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Union predicts Newham education cuts will be worst in London

PUBLISHED: 11:04 22 February 2017 | UPDATED: 12:18 22 February 2017

Government funding cuts could see 845 fewer teachers in Newham classrooms in the future. Picture: Dave Thompson/PA

Government funding cuts could see 845 fewer teachers in Newham classrooms in the future. Picture: Dave Thompson/PA

PA Wire/PA Images

Schools in Newham will receive the biggest cuts to education funding of any London borough by 2020, a teaching union has warned.

Newham faces losing 845 teachers and £31,501,327 from the government’s £3 billion education budget, equating to a funding shortfall of £611 per pupil.

The National Audit Office’s predicted shortfall could mean bigger class sizes plus some GCSE and A Level subjects being dropped from the curriculum, according to the National Association of Headteachers (NAHT) which represents teaching leaders.

General secretary Russell Hobby said: “School budgets are being pushed beyond breaking point.

“The government’s £3bn real terms cut to education funding must be reversed or we will see education and care suffer.

“Already heads are being forced to cut staff, cut the curriculum and cut specialist support.”

Neighbouring borough Tower Hamlets is estimated to also be one of the worst affected in London with estimated cuts of nearly £28m.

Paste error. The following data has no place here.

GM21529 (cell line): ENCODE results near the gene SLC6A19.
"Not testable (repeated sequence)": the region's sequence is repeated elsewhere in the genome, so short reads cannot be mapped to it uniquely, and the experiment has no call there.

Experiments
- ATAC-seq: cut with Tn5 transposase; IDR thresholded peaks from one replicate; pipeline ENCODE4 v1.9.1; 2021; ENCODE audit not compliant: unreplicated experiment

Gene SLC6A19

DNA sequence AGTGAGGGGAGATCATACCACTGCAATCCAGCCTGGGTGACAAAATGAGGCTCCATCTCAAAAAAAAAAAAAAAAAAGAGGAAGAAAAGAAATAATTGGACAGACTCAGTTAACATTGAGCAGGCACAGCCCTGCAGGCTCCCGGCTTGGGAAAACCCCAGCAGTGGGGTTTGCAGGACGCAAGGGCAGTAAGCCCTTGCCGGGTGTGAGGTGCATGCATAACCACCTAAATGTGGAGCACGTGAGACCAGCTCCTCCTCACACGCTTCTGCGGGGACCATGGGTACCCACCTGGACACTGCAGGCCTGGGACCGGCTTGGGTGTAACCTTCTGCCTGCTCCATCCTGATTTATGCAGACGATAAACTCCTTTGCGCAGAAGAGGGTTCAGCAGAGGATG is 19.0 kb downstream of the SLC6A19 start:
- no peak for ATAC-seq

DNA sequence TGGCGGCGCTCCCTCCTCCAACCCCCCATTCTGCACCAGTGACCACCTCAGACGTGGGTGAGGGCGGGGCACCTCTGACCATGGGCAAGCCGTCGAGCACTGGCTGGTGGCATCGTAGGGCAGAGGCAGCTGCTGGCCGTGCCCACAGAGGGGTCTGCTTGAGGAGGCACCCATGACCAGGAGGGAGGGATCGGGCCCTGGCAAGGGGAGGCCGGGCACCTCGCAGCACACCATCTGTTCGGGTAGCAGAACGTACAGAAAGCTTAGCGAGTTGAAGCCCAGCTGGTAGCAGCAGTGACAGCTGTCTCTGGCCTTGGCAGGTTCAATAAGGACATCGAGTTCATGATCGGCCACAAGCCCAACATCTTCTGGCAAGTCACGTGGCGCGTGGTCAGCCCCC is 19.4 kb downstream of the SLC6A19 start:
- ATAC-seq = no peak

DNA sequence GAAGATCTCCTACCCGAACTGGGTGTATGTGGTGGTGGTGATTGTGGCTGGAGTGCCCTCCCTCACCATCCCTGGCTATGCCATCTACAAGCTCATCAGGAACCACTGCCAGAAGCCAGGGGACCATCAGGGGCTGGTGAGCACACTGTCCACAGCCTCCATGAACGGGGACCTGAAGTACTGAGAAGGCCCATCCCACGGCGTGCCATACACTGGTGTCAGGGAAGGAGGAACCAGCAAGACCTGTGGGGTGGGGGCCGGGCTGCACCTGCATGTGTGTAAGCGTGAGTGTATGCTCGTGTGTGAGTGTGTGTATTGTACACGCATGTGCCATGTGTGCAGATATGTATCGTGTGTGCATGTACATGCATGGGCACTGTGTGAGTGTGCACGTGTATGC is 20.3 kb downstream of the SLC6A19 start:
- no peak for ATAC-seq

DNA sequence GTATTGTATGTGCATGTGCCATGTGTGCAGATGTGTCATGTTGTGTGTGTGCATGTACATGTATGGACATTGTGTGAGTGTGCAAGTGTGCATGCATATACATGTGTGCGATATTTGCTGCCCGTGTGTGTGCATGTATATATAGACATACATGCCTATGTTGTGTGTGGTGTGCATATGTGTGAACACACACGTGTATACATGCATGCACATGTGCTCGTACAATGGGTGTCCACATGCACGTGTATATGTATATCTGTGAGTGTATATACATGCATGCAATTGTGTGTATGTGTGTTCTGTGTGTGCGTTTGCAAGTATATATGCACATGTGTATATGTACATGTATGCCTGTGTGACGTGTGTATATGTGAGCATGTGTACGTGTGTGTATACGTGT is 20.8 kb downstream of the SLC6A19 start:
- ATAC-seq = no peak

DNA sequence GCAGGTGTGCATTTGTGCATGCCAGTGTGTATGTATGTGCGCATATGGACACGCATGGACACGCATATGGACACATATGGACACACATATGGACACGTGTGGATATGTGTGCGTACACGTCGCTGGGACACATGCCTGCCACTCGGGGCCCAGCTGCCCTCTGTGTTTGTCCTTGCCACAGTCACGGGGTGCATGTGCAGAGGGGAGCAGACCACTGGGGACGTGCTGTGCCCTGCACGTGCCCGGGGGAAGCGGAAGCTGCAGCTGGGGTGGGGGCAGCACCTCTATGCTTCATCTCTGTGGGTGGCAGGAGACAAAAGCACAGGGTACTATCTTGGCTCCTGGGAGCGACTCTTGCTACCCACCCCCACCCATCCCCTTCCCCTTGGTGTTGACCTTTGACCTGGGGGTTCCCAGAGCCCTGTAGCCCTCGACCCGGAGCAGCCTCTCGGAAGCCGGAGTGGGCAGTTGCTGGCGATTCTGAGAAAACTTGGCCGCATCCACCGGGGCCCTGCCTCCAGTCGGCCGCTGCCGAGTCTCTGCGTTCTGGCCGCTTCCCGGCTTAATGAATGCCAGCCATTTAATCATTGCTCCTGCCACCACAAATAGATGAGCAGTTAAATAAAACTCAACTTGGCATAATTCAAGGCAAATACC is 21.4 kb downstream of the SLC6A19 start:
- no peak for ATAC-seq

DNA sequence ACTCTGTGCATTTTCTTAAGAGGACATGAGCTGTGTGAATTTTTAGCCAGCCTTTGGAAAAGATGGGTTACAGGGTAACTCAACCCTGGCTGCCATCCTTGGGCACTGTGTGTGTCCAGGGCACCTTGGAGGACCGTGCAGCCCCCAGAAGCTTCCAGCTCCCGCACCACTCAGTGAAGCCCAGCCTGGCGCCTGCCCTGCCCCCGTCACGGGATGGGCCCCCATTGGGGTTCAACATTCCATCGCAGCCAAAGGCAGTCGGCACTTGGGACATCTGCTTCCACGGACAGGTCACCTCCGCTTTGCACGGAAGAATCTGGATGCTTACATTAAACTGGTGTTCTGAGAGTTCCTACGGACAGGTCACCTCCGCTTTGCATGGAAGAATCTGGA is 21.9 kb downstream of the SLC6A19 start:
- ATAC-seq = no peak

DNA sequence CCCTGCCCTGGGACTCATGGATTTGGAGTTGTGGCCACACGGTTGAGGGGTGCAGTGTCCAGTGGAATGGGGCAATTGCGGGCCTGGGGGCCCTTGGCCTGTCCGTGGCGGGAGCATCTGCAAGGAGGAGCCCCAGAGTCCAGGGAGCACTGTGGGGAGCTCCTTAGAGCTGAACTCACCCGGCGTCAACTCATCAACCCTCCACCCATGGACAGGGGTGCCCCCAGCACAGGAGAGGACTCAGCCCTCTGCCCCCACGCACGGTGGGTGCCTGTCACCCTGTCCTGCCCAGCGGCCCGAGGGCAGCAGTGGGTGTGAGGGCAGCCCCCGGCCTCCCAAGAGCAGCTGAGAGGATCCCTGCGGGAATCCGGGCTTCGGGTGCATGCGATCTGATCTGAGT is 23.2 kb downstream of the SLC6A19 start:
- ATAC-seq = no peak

Even affluent boroughs such as Kensington and Chelsea stand to lose over £7m under the proposals, which have been drawn up by central government through a new national funding formula.

Shadow Schools Minister Mike Kane said: “No matter how much ministers fudge the figures school leaders are telling us that their budgets are becoming unsustainable by 2019.”

However, a Department for Education spokeswoman called the figures “fundamentally misleading” and said school funding was at its highest level on record.

She said: “They ignore the fact that schools funding is driven by pupil numbers and as pupil numbers rise, the amount of money schools receive will also increase.

“The system for distributing that funding across the country is unfair, opaque and outdated.

“We are going to end the historic post code lottery in school funding and create a system that funds schools fairly and according to the needs of their pupils.”

A public consultation will run until March 22. The NAHT will hold a series of national events to raise awareness of the levies amongst school leaders, governors and parents on Friday in London.


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